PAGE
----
Press Releases

Congresswoman Lizzie Fletcher Tours Surface Water Supply Project with West Harris County Regional Water Authority and Houston Public Works, Highlighting Water Investments in Infrastructure Bill

  • Water Treatment Tour

Congresswoman Lizzie Fletcher (TX-07) joined representatives from Houston Public Works and West Harris County Regional Water Authority to tour the 55-mile Surface Water Supply Project, a large diameter (96”) water transmission pipeline from Lake Houston to West Harris County and Ft. Bend County.

“The Infrastructure Investment and Jobs Act will bring vital resources to Texas for water infrastructure,” said Congresswoman Lizzie Fletcher.  “The Surface Water Supply Project is a transformational project to ensure a supply of clean drinking water and mitigate subsidence from groundwater use.  Through the IIJA, Congress has worked to ensure that transformative projects like this one can move forward to every American has access to clean drinking water.  The new law will help make additional investments in safe, clean drinking water a reality for Houston families.”

The bipartisan Infrastructure Investment and Jobs Act will provide $2.9 billion to Texas, an estimate based on the traditional state revolving fund formula, to address water infrastructure across the state.  The U.S. Environmental Protection Agency (EPA) estimates that the capital cost of wastewater and drinking water infrastructure needed to meet federal water quality and safety requirements and public health objectives exceeds $744 billion over a 20-year period.  In addition to authorizing numerous EPA-administered infrastructure grant programs, the IIJA provides emergency supplemental appropriations for drinking water and wastewater infrastructure.  It appropriates: 

  • $23.4 billion for the Drinking Water and Clean Water State Revolving Loan Funds (SRF), which provide below-market rate loans and grants to public water systems to fund water infrastructure improvements to protect public health and the environment. This legislation reduces the state cost share for the first two years to 10%. 49% of these funds will be administered as grants and completely forgivable loans.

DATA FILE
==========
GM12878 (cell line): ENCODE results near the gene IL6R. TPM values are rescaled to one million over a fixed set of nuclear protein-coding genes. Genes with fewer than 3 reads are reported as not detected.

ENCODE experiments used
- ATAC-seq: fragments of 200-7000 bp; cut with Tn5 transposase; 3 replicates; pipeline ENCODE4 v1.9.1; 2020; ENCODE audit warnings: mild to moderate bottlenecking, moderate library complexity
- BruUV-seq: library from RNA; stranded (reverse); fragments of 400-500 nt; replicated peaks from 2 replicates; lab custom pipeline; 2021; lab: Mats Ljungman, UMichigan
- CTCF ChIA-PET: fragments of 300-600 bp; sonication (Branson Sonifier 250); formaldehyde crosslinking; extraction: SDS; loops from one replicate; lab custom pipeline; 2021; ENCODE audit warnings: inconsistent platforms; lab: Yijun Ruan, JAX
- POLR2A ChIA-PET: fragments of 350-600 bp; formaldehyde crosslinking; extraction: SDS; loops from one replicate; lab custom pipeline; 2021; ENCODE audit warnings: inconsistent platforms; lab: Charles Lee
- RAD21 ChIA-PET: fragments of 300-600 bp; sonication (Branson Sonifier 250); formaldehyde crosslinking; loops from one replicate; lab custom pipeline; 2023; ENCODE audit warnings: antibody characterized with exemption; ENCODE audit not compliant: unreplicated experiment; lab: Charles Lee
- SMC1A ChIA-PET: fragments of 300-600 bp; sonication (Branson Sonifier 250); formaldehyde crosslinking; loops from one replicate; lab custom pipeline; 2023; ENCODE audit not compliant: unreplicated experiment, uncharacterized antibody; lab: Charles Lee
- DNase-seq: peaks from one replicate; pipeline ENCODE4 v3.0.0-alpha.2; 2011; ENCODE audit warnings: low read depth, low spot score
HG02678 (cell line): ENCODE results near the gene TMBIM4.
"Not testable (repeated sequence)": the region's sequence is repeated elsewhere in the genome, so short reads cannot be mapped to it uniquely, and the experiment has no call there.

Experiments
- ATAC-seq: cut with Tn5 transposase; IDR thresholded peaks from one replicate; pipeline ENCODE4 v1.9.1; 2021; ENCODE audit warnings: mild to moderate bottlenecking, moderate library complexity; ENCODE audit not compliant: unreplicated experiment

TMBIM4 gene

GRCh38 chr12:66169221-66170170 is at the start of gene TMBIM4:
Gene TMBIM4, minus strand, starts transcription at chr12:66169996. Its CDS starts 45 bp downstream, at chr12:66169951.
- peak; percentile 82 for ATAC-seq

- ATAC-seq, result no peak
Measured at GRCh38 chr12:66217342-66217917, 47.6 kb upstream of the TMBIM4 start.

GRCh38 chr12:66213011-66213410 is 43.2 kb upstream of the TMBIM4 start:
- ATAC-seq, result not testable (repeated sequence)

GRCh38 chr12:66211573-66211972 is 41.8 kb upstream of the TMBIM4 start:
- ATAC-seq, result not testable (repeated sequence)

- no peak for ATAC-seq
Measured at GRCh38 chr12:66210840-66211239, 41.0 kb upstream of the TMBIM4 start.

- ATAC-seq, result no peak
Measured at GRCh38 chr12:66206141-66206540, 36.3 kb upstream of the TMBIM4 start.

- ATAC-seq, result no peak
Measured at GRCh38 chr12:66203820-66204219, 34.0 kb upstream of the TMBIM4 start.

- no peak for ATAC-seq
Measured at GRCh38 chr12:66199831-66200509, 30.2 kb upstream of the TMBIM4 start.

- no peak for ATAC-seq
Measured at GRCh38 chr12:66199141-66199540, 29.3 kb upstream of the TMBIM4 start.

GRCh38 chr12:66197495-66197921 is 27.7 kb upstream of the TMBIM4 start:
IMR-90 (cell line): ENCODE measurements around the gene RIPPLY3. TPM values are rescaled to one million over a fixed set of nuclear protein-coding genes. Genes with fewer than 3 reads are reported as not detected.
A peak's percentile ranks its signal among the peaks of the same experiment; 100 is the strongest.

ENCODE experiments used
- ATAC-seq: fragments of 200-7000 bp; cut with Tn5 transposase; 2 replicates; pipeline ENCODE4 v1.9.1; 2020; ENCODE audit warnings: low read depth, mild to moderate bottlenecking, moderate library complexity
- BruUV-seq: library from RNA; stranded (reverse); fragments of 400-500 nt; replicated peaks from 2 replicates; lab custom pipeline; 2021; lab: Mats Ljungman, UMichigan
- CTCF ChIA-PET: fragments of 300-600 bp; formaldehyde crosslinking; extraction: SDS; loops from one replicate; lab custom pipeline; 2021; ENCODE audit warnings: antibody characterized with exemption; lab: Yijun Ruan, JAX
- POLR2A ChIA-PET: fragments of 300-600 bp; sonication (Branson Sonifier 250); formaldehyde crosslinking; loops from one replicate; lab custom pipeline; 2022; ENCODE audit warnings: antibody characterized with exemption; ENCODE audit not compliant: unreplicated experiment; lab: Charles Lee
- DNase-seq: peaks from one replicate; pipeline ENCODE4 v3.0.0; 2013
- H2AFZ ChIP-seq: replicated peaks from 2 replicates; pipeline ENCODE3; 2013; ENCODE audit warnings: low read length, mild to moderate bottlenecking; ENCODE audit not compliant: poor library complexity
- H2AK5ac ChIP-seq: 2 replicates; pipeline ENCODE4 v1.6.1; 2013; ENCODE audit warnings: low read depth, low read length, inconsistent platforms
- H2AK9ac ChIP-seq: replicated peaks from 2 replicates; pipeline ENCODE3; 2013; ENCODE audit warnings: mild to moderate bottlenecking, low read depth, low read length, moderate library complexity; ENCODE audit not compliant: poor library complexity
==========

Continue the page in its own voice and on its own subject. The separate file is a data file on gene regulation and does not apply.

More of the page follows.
• A historic $15 billion for lead service line replacement through the Drinking Water SRF. States are not required to provide a cost share to receive these funds. 49% of these funds will be administered as grants and completely forgivable loans.  
  • $10 billion to address PFAS contamination, with $5 billion being distributed through the SRFs and $5 billion going to the small and disadvantaged community grant program. States are not required to provide a cost share. 100% of the funding will be administered as grants. 
  • It authorizes a grant program to assist midsize and large drinking water systems with increasing their resilience to natural hazards, cybersecurity vulnerabilities, and extreme weather events. Funds may be used to promote water conservation enhance water-efficiency, create desalination facilities, relocate or renovate existing vulnerable water systems, enhance water supply, and implement measures to increase resiliency to natural hazards, cybersecurity vulnerabilities, or extreme weather events, including extreme weather events that are a result of climate change.